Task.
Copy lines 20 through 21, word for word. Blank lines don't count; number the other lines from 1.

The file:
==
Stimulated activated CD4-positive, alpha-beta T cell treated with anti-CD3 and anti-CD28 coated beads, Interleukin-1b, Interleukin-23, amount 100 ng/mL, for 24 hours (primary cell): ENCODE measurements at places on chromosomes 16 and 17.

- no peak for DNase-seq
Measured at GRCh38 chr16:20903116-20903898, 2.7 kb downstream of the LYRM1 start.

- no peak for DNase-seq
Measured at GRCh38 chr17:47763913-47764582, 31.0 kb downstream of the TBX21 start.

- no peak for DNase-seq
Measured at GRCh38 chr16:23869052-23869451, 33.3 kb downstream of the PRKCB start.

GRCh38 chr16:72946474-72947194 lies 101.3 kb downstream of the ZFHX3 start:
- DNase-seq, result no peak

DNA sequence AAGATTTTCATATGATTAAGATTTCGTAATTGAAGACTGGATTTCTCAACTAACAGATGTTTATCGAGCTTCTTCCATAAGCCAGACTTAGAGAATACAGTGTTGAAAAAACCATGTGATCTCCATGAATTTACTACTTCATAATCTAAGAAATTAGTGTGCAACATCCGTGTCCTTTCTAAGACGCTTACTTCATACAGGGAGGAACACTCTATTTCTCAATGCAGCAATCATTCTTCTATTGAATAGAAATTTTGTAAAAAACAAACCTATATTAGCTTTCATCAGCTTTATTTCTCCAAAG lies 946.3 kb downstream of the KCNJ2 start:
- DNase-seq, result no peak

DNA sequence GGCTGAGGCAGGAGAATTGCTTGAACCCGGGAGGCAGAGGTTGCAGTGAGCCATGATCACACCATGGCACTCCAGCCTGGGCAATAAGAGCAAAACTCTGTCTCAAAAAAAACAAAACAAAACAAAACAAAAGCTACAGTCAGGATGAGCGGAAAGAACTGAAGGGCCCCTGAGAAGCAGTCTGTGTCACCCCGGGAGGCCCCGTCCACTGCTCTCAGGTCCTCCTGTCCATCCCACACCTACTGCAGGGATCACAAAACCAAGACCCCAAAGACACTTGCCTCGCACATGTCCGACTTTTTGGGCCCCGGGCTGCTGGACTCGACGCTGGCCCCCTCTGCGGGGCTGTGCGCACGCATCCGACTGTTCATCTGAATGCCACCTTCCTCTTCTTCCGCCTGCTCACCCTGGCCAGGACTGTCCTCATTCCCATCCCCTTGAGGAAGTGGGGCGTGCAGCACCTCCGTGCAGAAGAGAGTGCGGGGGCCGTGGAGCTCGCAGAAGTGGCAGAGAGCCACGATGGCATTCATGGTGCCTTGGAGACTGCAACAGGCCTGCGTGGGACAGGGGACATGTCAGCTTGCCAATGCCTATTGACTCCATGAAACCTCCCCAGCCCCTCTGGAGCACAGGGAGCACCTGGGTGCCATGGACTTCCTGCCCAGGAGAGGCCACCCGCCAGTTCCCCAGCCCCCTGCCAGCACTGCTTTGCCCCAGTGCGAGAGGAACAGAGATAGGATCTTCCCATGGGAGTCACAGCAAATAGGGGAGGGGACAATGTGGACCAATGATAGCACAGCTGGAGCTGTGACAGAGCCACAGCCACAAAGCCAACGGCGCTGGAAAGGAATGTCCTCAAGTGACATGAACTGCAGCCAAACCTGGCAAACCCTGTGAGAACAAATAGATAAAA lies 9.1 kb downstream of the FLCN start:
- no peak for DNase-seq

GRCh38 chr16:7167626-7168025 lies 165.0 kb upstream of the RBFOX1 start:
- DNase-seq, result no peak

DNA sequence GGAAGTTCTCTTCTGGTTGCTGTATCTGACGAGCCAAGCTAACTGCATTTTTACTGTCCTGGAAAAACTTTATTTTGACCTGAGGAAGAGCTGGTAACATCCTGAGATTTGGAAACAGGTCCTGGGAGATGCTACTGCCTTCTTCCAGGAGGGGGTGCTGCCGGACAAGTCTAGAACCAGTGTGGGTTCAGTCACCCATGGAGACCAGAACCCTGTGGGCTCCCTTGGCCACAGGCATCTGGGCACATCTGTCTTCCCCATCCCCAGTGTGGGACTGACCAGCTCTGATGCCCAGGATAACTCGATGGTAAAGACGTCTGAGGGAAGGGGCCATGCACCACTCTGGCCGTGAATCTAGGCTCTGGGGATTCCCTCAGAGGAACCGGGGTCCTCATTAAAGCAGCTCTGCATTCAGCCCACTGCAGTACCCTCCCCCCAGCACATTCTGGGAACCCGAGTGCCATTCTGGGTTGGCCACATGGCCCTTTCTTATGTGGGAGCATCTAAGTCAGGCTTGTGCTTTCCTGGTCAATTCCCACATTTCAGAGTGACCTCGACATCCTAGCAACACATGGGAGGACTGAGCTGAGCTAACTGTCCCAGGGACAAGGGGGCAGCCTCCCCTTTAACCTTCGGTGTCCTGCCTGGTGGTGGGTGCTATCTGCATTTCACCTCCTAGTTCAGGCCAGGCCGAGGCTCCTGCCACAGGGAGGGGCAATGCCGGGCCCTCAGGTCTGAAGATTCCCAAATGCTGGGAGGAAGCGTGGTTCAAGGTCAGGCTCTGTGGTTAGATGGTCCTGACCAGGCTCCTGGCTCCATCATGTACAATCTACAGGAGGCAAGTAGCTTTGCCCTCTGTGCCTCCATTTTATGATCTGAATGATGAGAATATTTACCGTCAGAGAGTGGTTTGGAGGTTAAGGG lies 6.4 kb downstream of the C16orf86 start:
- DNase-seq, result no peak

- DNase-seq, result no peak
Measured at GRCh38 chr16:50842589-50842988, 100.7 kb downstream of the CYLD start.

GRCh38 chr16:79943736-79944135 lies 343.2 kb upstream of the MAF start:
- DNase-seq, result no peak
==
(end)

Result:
GRCh38 chr16:79943736-79944135 lies 343.2 kb upstream of the MAF start:
- DNase-seq, result no peak